DS News

DS News December 2022

DSNews delivers stories, ideas, links, companies, people, events, and videos impacting the mortgage default servicing industry.

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Page 49 of 99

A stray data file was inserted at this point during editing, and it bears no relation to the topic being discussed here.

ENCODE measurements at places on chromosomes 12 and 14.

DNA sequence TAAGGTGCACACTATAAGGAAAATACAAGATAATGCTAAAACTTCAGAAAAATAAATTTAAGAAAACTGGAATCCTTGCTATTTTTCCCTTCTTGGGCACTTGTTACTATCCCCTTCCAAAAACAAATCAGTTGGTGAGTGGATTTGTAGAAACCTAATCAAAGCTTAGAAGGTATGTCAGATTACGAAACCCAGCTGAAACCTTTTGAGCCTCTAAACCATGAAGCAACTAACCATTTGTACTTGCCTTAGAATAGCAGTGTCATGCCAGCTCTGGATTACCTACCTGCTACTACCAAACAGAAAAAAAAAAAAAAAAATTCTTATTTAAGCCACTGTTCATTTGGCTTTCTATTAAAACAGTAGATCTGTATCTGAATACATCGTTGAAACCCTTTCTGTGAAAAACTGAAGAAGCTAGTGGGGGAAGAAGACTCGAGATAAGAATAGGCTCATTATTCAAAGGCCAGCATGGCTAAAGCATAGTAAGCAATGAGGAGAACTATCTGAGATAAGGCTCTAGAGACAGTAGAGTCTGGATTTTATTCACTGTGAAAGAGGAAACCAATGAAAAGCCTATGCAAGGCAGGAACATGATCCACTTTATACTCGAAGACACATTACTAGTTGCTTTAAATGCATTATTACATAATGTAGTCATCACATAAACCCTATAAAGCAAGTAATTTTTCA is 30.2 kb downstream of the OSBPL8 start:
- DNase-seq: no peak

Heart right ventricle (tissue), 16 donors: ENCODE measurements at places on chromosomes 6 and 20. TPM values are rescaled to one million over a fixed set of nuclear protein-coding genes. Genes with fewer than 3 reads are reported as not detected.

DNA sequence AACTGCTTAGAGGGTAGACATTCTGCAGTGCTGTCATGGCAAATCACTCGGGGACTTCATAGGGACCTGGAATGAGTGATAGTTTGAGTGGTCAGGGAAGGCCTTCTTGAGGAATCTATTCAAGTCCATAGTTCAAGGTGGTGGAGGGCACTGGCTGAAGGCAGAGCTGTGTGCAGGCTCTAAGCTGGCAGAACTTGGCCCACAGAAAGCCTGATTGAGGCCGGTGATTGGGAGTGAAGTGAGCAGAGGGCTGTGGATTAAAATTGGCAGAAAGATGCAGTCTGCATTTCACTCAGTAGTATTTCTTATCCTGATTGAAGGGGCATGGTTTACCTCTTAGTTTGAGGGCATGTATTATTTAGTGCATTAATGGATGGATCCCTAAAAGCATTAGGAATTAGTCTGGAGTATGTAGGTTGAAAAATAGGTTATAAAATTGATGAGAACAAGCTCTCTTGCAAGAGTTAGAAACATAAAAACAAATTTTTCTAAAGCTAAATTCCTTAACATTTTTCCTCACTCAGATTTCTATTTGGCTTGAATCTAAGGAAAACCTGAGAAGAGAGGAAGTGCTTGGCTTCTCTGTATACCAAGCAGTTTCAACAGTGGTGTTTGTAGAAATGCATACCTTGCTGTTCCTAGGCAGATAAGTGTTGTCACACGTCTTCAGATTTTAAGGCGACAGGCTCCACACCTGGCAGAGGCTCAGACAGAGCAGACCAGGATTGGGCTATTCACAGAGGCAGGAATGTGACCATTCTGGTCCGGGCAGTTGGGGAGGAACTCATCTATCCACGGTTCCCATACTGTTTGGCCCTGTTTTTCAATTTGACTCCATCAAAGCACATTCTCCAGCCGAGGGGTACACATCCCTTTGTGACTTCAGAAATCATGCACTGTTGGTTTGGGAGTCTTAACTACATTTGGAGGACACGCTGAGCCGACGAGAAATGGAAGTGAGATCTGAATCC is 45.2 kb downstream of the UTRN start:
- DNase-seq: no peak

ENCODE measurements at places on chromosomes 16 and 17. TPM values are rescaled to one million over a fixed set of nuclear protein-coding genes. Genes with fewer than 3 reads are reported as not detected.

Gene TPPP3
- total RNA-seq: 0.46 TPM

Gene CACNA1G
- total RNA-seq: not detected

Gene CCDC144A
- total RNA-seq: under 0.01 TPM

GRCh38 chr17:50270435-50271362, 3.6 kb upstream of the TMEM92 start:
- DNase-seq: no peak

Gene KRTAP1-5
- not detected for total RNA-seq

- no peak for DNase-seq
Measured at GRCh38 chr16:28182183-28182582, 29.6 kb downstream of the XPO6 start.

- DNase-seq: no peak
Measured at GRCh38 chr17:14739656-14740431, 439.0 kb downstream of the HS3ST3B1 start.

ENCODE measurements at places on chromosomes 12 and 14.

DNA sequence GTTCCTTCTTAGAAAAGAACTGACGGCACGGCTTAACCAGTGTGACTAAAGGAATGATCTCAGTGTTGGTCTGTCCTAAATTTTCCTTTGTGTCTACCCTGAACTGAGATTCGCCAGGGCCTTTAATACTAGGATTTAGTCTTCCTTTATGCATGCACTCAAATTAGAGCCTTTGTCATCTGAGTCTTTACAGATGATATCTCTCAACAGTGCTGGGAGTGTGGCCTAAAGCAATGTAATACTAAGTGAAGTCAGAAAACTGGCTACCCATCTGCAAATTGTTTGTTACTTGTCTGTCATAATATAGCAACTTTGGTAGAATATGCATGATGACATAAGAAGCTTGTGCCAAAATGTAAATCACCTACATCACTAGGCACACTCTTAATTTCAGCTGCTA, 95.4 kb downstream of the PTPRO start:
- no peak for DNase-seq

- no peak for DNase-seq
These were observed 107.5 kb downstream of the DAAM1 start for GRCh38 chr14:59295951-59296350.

48 MANAGING AND MAINTAINING A SUBSERVICER RELATIONSHIP "No matter how detailed your vetting process is, there's always a learning curve," Atkins said. "[When you enter a new subservicing relation- ship], there's always a point of not knowing what you didn't know." is, Atkins cautioned, is one of the reasons that a culture fit between the partner- ing organizations is essential. "Our past partner was failing on customer deliv- ery," Atkins added, noting that this can damage both a company's image and its internal morale. "We expect the white-glove touch," Atkins continued. "So when we made the switch, we made sure everything that was touching the customer had [that]." Sprague recommended that lenders looking to forge a subservicing partnership should demand to see a live demo of how the subservicer actually works—not just, for example, a Power- Point presentation. "I can make really pretty PowerPoint pre- sentations, but you want to make sure that the system is live and working," Sprague said. In addition to a live demo, Sabbe recom- mended communicating with not only the people who are servicing the loans but also the people who will integrate the system. ey are equally essential in ensuring a smooth transfer between lender and subservicer. "If you can't get to that level, or your salesperson is unwilling to share that with you, those should be red flags," Sprague cautioned. He added that it's also important to have multiple contacts within the subservicing firm because the client manager may not always respond as quickly as needed. 'A SEISMIC SHIFT' Looking over the industry shifts that have unfolded in recent years, Sabbe spotlighted the increasing role of subserving across the mortgage landscape. "One out of every three loans in America is now being subserviced. If you take out the top 10 banks, which mostly do everything in-house, it's closer to one of every two loans being subserviced. at's a seismic shift, particularly in the last five years." As the challenges facing the servicing of loans continue to evolve and shift, Sabbe noted that subservicers must keep pace, particularly in the areas of customer service and technology. Tech tools such as mobile apps, welcome videos, and investor portals can provide self-service options that subservicing stakeholders expect. Sabbe said that providing bor- rowers and homeowners with self-servicing options enables subservicers to save on costs, and, therefore, offer better pricing—a metric that could make all the difference when it comes time for lenders to choose between subservicers. Sprague agreed: "Servicing has such a high fixed cost to it due to specialization, particularly when you start dealing with multiple investors (e.g., Ginnie Mae versus Fannie or Freddie). It's a whole different skillset that you potentially need." However, Sprague noted that "the risks of being wrong now are far different than they used to be." e inherent risks involved may be a primary driving factor for some lenders to seek out a subservicer. Sabbe noted that PHH Mortgage has approximately 300 team members working in Risk and Compliance, the cost of which contin- ues to increase. "Taking undue risks at this time is just ill-ad- vised," Sprague said, "and servicing is one of those things, particularly when you've got Ginnie Mae [loans] or you're dealing with natural disasters." Whereas previously lenders would look at pricing alone, which was difficult due to compli- cated fee structures, now lenders look at total cost savings or revenue generation they can achieve by switching from in-house servicing or from one subservicer to another, Sabbe noted. Sprague admitted that the pricing structure can be complex depending on a lender's needs. He compared it to a restaurant menu. One lender might want one thing on the menu, another will order sides (additional services), so the pricing will be different. ere are many potential things to order. One topic the panel delved into was what pitfalls might be involved when transferring loans. Some of the issues cited include potential customer impact, avoiding confusion around the timing of transfers—whether a scheduled balance transfer or a bulk transfer—as well as how RES- PA requirements are managed. Communications and scheduling are crucial, Atkins said. "Nothing is going to ever go perfect in a switch or a transfer. Have a mitigation, and you'll be okay." Sprague cautioned that there might be some confusion due to changes in escrow balances when a transfer first occurs. He suggested that adding language such as, "Your escrow balances won't be available until X date" into customer letters could help calm borrowers' nerves and decrease the risk of worried phone calls. A per- sonalized welcome letter or an intro video from the subservicer could also help stem some of the confusion, Sabbe added. "No matter how detailed your vetting process is, there's always a learning curve [When you enter a new subservicing relationship], there's always a point of not knowing what you didn't know." —Donny Atkins, Jr., Director of Servicing, The Money Store Cover Story By: Phil Britt

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